- a relatively great period of time: In the long haul, he'll regret having been a school dropout.
- a relatively great distance: It's a long haul from Maine to Texas.
- Nautical. the drawing up on shore of a vessel for a relatively long period of time, as for winter storage or longer.
DON’T VACILLATE! VANQUISH THIS WORD OF THE DAY QUIZ!
Origin of long haul
Words nearby long haul
Definition for long haul (2 of 2)
Origin of long-haul
Example sentences from the Web for long haul
Forty years and one month of remodeling later, Zane had finally readied Further for its first long-haul journey.
The kind of place where lines of long-haul coach buses idle in the parking lot while the drivers cat-nap or chain-smoke.Half of This Bar Is in Slovenia, the Other Half Is in Croatia|Jeff Campagna|January 6, 2014|DAILY BEAST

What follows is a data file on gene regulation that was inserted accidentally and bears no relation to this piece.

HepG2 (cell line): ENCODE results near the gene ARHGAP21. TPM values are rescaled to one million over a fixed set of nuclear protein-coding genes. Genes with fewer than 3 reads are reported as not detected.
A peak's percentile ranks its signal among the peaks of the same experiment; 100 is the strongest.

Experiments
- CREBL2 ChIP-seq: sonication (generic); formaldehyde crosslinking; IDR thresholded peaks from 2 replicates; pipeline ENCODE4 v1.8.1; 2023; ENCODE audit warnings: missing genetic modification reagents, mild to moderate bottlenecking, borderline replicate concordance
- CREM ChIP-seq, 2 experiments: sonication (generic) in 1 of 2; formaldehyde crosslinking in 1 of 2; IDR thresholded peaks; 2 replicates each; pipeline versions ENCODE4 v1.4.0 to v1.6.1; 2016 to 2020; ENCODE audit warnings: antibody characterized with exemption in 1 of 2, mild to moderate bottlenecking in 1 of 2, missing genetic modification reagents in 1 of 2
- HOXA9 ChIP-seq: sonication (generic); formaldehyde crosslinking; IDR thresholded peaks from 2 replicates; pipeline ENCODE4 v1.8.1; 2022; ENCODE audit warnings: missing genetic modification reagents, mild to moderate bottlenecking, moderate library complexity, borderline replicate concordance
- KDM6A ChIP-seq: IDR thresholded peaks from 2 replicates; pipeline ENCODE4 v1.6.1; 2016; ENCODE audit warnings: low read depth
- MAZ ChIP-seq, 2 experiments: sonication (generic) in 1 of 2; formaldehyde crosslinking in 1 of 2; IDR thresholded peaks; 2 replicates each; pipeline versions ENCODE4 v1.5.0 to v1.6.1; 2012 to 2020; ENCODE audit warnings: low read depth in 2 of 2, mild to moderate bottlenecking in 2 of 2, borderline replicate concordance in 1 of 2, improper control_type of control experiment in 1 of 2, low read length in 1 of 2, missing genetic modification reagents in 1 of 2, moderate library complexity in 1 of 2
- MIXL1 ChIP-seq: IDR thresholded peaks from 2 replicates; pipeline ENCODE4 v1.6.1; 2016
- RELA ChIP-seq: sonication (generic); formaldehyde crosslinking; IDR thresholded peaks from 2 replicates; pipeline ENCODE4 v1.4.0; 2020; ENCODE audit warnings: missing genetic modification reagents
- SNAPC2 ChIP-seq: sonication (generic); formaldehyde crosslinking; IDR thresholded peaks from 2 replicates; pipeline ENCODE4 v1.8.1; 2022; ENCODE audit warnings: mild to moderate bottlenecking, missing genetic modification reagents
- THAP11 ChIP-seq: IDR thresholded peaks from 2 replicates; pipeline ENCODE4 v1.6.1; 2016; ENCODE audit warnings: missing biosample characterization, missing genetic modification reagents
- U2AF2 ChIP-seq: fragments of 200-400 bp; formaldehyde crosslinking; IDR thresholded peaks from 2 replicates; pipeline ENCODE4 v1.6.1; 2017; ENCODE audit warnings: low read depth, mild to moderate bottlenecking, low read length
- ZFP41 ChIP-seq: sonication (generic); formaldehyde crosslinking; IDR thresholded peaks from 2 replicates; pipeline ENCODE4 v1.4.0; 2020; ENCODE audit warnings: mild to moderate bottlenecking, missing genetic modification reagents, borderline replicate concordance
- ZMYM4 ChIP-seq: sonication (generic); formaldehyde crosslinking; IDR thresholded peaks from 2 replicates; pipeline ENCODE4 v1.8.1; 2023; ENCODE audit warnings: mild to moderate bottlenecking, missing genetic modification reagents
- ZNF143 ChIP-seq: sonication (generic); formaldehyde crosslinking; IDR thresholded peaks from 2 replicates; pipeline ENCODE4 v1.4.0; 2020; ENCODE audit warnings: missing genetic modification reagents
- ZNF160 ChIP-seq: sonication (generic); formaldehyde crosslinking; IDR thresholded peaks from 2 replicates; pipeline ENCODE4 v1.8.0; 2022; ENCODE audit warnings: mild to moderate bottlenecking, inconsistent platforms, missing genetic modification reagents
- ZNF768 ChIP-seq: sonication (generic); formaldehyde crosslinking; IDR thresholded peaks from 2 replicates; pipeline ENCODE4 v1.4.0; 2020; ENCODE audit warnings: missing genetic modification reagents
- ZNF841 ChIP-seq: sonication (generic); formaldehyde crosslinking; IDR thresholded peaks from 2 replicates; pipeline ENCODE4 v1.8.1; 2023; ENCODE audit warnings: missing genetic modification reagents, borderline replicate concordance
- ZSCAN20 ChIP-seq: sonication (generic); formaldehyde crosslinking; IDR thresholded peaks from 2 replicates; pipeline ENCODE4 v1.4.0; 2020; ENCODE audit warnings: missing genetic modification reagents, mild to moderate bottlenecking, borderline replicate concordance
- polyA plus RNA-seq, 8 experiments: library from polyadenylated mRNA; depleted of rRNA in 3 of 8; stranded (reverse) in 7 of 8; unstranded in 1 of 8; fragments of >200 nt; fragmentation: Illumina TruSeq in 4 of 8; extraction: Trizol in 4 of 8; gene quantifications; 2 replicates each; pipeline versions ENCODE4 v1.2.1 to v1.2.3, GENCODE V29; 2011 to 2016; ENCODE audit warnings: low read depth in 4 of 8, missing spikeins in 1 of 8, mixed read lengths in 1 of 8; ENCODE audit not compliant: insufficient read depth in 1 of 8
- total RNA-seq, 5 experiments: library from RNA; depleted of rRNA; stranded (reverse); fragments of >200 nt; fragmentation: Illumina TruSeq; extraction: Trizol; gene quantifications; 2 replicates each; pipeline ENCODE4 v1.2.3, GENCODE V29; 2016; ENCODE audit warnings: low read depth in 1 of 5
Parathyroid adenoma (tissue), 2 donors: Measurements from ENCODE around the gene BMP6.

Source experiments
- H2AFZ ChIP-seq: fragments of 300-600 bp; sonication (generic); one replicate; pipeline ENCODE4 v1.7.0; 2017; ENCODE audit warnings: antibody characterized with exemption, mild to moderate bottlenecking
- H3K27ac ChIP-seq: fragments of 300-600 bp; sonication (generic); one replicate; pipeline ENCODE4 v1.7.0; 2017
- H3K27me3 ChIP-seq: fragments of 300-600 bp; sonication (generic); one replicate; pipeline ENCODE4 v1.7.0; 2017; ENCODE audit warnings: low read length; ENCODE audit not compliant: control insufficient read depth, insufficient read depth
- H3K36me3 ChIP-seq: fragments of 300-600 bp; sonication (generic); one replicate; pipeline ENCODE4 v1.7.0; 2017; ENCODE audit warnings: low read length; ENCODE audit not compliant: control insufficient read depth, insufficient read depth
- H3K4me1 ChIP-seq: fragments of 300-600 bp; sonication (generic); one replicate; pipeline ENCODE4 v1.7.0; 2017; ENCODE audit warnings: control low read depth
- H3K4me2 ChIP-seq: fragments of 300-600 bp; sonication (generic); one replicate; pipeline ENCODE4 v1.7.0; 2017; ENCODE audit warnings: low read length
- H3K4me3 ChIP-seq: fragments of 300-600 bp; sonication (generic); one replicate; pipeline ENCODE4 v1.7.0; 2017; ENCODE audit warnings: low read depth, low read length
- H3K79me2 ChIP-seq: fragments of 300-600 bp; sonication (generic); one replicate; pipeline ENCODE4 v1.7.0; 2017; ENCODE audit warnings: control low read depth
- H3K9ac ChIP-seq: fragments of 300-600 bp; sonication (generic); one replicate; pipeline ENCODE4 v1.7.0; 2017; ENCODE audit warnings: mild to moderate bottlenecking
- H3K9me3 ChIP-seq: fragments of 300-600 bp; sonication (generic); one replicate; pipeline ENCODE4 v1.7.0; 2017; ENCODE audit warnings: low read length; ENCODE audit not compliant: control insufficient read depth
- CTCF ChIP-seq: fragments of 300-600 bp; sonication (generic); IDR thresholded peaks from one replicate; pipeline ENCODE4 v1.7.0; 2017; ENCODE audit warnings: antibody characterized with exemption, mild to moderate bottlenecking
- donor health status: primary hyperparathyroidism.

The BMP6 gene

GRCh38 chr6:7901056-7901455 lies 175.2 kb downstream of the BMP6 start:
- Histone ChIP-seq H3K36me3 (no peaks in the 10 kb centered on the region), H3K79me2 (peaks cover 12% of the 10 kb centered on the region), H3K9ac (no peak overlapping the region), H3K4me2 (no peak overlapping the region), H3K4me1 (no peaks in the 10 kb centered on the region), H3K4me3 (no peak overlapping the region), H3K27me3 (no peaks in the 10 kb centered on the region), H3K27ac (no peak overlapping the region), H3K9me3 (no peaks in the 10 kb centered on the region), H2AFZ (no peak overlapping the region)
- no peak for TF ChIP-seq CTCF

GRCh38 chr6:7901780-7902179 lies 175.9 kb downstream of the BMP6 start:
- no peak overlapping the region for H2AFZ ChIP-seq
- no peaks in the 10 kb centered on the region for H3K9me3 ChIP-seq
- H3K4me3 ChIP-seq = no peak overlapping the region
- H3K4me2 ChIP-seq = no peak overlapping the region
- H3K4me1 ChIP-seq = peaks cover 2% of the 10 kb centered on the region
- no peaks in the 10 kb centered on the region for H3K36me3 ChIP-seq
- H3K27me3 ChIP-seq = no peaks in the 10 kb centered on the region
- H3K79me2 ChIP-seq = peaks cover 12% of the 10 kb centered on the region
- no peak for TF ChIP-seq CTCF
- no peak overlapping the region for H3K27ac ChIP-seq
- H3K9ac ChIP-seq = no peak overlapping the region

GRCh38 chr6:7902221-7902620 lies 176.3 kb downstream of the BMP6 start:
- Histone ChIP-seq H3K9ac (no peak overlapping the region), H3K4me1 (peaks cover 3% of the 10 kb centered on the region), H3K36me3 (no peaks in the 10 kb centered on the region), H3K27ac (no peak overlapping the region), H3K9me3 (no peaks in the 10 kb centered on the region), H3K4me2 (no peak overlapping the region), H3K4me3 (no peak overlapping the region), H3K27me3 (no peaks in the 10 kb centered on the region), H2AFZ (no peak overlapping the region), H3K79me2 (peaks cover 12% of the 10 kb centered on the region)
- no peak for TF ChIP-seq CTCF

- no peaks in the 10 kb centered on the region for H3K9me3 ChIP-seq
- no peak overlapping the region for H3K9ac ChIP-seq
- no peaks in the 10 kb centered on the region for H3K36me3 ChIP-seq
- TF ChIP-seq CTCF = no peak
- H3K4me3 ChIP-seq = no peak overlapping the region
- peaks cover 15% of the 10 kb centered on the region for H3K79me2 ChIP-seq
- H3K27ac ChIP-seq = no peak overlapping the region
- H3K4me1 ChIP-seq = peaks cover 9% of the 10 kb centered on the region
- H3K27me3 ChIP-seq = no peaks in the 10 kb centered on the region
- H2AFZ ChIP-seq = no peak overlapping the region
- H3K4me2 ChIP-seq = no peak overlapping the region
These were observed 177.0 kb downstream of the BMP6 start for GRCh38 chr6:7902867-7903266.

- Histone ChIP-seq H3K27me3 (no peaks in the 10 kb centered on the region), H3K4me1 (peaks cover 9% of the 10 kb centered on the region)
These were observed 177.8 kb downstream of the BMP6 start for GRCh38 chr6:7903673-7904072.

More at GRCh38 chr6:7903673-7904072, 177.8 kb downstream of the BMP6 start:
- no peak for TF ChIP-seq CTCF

If you take two long-haul flights a year, you are emitting as much carbon as if you had driven an extra car.
The reason is that we are reviewing the amount of long-haul travel that is taken by the Queen.
We are reviewing the amount of long-haul travel that is taken by the Queen.Queen FINALLY Eases Up On Workload And Will Cut Back On Long Haul Flights|Tom Sykes|May 7, 2013|DAILY BEAST
British Dictionary definitions for long haul
Idioms and Phrases with long haul
A considerable distance over which something must travel or be carried. For example, It's a long haul from my house to yours. This usage dates from the late 1800s, as does the antonym, short haul, as in The movers charge just as much for a short haul as for a long one.
A considerable length of time, an extended period, as in This investment is one for the long haul. It is often put as over the long haul, as in Over the long haul we needn't worry about production. [c. 1930] Also see in the long run.